Woman in eagle case has permit suspended

A Tyrone area woman placed on Accelerated Rehabilitation Disposition by a judge on Monday for allegedly taking in an injured bald eagle 21 months ago still has some hurdles to clear before she can resume treating injured animals.

Deborah O’Shell, the proprietor of the Blair County Wildlife Rehabilitation Center, said her state rehabilitator’s permit has been “tabled-suspended.”

“She’s not permitted to take in any wildlife for rehabilitation,” said Barry Leonard, information officer for the Pennsylvania Game Commission office in Huntingdon County.

O’Shell does have a menagerie permit, which allows her to provide a home for many animals, an enterprise she has been heading since the death of her son, Glen, many years ago.

He loved animals, she said.

“I’m allowed to take care of wildlife,” O’Shell said the day after she appeared before Blair County Judge Daniel J. Milliron and was accepted into the 12-month ARD program.

If she successfully completes ARD, a judge can dismiss any pending criminal charges and her record could be purged.

However, she might have to go before the Game Commission to regain her rehabilitator’s license.

She also has a federal charge stemming from the bald eagle incident.

Records from the U.S. District Court in Johnstown show that O’Shell was issued a citation last year for possession of a bald eagle, a charge she denies. Bald eagles are an endangered species.

The records also show the disposition of the federal charge hinges on the outcome of the state offense, according to her attorney, Deputy U.S. Public Defender Christopher Brown.

“The outcome of the state matter will likely affect whether or not the federal matter will proceed,” according to Brown’s request late last year for continuance in the O’Shell matter.

She could be fined more than $1,000 if it is found she violated federal law.

O’Shell was in tears Monday as she gave a statement prior to her sentence before Milliron, reviewing her life of trying to help children, homeless veterans and wildlife.

She always worked with animals, she said Tuesday, but when her son died, she gave up other activities and turned her focus to the development of the Wildlife Center on Igou Road, Tyrone, which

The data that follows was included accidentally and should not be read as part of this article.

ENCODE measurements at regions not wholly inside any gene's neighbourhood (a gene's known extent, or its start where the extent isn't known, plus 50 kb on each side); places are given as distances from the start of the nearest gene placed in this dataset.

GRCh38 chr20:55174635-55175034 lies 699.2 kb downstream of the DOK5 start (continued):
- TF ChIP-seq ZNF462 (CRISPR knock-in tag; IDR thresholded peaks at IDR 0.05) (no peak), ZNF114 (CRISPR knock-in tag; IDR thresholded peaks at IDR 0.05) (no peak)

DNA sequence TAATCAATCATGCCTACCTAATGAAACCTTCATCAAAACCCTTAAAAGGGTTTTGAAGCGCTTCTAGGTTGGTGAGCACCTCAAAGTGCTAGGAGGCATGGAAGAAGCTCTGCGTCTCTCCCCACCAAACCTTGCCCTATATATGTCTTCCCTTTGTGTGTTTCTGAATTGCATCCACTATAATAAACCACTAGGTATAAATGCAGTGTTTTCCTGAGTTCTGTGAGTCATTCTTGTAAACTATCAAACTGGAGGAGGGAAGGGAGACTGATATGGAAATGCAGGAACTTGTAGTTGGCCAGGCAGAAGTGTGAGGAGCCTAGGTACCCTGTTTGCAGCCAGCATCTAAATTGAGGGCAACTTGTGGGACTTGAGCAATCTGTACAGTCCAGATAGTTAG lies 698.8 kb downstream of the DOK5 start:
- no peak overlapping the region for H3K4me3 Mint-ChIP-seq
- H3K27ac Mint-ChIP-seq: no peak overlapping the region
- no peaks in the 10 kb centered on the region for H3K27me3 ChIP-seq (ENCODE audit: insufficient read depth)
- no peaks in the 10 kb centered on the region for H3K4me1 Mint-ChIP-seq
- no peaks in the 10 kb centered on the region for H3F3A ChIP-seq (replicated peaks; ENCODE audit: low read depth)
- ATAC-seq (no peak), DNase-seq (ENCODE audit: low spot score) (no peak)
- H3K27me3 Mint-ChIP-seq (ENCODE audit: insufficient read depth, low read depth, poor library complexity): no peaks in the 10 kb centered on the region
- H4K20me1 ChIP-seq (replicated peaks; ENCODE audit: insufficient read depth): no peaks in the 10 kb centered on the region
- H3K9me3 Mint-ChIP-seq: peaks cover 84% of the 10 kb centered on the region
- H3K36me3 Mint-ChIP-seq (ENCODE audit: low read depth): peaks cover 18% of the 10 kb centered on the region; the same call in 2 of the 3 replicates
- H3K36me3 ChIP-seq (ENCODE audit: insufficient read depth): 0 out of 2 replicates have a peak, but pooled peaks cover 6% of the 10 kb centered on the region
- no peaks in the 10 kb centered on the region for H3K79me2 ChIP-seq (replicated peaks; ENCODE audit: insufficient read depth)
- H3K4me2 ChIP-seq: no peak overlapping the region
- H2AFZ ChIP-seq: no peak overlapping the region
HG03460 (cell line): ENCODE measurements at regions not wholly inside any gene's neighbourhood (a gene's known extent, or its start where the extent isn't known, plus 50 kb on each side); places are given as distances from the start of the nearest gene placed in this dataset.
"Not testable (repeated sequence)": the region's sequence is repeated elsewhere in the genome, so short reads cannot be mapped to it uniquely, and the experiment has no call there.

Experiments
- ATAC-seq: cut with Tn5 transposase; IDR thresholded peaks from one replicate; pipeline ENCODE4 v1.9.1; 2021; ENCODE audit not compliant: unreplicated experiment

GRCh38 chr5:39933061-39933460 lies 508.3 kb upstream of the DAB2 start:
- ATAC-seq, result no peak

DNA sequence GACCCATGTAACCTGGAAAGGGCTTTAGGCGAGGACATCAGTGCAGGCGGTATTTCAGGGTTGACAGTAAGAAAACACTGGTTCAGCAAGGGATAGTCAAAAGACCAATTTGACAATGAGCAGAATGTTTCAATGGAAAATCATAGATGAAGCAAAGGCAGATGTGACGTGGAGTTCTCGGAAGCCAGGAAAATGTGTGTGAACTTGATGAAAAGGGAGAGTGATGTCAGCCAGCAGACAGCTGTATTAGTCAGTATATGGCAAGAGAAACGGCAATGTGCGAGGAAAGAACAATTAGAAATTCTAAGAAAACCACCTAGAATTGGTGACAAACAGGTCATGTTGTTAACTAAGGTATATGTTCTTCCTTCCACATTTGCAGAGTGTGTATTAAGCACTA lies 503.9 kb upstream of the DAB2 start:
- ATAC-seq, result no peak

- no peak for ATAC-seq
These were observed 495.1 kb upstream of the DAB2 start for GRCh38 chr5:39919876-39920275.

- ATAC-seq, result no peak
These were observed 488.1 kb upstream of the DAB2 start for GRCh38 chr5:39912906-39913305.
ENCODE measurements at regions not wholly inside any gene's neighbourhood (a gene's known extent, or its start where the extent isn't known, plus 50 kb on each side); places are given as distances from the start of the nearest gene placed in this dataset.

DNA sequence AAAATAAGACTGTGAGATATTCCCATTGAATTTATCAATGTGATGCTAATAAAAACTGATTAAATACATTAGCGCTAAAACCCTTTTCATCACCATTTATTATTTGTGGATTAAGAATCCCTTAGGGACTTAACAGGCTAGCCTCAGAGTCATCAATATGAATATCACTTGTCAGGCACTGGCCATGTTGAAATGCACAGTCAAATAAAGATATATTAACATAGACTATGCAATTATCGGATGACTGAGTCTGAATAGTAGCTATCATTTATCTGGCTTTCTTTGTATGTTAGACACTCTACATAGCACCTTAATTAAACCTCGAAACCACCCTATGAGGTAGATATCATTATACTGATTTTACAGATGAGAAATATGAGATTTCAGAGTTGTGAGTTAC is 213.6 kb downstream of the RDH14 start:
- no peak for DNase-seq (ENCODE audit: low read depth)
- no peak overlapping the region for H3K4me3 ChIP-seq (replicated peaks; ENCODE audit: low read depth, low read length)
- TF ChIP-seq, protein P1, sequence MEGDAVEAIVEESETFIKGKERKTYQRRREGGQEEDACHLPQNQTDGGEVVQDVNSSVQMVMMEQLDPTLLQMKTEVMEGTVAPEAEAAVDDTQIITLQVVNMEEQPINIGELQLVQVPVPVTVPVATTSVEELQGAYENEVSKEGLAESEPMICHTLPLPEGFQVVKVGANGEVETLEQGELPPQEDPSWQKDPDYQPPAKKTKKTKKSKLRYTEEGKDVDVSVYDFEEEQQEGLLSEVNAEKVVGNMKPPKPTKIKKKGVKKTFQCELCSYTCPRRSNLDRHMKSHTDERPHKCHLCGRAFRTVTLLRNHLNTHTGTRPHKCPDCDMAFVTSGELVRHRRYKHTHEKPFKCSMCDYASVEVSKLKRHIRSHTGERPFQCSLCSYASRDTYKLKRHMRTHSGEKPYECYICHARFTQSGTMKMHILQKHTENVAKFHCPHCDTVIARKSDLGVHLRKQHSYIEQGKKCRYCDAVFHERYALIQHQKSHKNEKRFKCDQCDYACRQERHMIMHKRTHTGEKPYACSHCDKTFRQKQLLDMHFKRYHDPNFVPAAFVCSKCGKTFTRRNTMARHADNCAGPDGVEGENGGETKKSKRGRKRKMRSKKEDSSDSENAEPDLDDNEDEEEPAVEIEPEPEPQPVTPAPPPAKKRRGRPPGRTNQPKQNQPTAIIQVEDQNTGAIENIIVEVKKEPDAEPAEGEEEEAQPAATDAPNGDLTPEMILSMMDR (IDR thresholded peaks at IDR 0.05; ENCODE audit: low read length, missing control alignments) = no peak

is operated through donations and with the help of volunteers.

O’Shell in her statement to Milliron said the number of rehabilitator’s statewide has been dramatically reduced, but Leonard said there is no effort by the state to get rid of those who attempt to aid injured animals.

He said, “Rehabilitators do serve a very valuable purpose.”

Leonard said a good rehabilitator is a person who not only has compassion for animals but is someone who realizes that not all of the injured animals can be saved.

Leonard said that taking possession of a protected animal like a bald eagle is a violation of federal law, as well as state law.

The best recourse for O’Shell or anybody else who finds an injured and protected animal would be to call the Game Commission and allow the commission to direct the person to a rehabilitator.

O’Shell was charged after two young men allegedly brought an injured eagle to her Wildlife Center in August 2012.

She contended that she never accepted the bird into her center but stated she saw the eagle fly over a nearby barn.

“He was never in my facility,” she stated Tuesday.

Her center, she said, contains possibly 200 animals, including birds, monkeys, squirrels and many others. She said she even has a “reptile room.”

But, she added, “I am not guilty of any crime.”

As for the disposition of her case through ARD, O’Shell said, “The court system has treated me very, very good.”

O’Shell maintains the zeal for helping animals.

She said it doesn’t matter if a bird needing a home is a starling or cardinal or a more exotic animal.

“Life is life,” she said.

Mirror Staff Writer Phil Ray is at 946-7468.